Continuous improvement is what success as a Scrum Master is all about

As long as things improve, they get better

On recent commutes, I have traded the tube for the bus. The quieter environment allows me to spend the time listening to podcasts and I have ended up listening to Vasco Duarte’s Scrum Master Toolbox Podcast a lot. One of my favourite questions he asks his guests is how they define success as a Scrum Master. That’s a question I have been thinking a lot about myself recently, not least since today is exactly ten years since I got my CSM.

My answer? I would like to argue that continuous improvement is the ultimate evidence of a successful Scrum Master.

Frankly, it doesn’t matter all that much where the team is today. They can be incredibly productive or get barely anything done at all but as long as they get steadily better over time, I’d say the Scrum Master is doing a good job. Likewise, if things don’t get better, the Scrum Master isn’t successful.

How to go about creating this continuous improvement? Initially, it will probably involve teaching the team the rules of Scrum and help them get Scrum up and running. While doing so, the Scrum Master also helps them understand why things are done in a particular way in Scrum. For example, the daily standup is not about reporting progress to the product owner or scrum master, it is about the team coordinating their work for the day.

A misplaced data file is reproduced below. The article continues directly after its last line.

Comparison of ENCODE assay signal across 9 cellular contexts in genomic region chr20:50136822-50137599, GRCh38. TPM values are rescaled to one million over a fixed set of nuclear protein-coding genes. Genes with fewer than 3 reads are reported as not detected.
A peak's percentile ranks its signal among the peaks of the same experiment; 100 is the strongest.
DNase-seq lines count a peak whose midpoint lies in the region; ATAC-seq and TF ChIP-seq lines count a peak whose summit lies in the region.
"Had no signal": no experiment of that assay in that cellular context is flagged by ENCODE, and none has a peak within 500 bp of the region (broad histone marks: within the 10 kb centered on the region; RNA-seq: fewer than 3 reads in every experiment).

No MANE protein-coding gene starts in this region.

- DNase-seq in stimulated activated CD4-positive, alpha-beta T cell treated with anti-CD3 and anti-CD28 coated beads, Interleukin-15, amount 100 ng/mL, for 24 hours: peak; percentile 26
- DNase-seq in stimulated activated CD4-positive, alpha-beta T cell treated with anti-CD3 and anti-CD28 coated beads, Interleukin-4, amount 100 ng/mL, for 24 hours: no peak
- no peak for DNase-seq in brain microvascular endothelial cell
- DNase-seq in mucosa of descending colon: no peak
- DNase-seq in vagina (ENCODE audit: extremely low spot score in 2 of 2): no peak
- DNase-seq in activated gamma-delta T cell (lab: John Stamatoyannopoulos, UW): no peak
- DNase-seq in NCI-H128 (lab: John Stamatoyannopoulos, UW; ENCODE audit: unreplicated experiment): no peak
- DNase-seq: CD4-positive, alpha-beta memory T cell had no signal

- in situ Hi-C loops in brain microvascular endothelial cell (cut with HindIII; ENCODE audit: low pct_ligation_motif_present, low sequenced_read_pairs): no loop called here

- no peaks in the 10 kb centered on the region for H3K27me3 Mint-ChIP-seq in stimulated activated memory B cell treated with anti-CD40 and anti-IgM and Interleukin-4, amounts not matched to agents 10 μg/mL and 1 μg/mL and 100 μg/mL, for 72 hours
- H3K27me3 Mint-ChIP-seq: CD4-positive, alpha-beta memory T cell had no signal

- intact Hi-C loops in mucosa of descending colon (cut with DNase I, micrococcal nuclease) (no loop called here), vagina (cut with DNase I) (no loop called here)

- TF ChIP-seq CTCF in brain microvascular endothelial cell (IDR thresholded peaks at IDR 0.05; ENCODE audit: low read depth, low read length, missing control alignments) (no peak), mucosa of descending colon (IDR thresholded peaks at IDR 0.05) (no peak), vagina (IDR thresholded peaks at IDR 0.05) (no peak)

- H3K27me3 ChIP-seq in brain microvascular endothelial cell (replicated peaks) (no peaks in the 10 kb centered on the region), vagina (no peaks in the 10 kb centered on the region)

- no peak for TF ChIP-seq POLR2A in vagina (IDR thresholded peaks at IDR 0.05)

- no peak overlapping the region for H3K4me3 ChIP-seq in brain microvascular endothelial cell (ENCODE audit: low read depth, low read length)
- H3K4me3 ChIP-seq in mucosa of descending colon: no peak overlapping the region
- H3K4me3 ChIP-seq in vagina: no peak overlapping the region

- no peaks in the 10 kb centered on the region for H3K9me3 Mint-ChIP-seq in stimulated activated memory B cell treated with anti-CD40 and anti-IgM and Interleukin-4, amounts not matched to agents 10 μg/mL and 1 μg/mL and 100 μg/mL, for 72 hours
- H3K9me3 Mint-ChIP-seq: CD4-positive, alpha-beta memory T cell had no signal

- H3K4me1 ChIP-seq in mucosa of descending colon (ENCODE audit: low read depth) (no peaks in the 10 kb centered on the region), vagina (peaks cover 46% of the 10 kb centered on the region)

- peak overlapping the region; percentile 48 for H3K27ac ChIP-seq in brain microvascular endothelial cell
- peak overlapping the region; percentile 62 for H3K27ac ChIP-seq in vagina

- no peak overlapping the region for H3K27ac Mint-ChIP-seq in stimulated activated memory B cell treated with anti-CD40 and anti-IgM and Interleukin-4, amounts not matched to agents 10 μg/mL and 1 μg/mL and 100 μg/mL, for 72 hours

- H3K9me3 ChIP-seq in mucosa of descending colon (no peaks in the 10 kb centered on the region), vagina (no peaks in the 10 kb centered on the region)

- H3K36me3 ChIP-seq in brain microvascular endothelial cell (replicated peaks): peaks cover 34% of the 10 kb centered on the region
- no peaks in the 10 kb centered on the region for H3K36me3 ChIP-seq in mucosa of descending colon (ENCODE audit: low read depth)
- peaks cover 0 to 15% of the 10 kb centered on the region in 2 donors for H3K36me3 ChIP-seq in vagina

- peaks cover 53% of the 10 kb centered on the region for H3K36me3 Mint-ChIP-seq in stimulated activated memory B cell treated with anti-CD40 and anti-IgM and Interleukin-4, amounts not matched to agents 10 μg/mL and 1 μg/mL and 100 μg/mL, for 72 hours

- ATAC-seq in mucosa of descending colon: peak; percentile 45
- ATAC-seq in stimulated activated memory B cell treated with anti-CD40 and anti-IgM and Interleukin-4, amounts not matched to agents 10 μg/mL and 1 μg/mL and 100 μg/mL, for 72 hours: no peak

Early on, the Scrum Master facilitates the various events so that people learn how to do them but over time, a Scrum Master should not cling on to this role if there are better ways of doing it. Back to the example of the standup: if the goal of the stand up is for the team to coordinate their work, why on earth should there be a Scrum Master “running” the stand up for them?

Straight from the start, the Scrum Master works to create an environment where the team owns their process. In retrospectives, or when issues occur, he or she gives them the means to spot the problem, establish the root cause and finding solutions. One step at a time, the team’s way of working improves and their productivity.

It is equally important for the Scrum Master to work with the Product Owner to help him or her utilise the team to the best effect. Some product owners may need help to understand how to slice the work into small, shippable increments and how to prioritise them based on value. Others may need help to understand how sustainable pace will create a better product.

Eventually, a good Scrum Master is likely to not have a lot to do. The team and the product owner will stand on their own feet. At that point, it will be time to for the Scrum Master to either take on an additional team or move somewhere else. Being the Scrum Master for a particular team isn’t a job for life.


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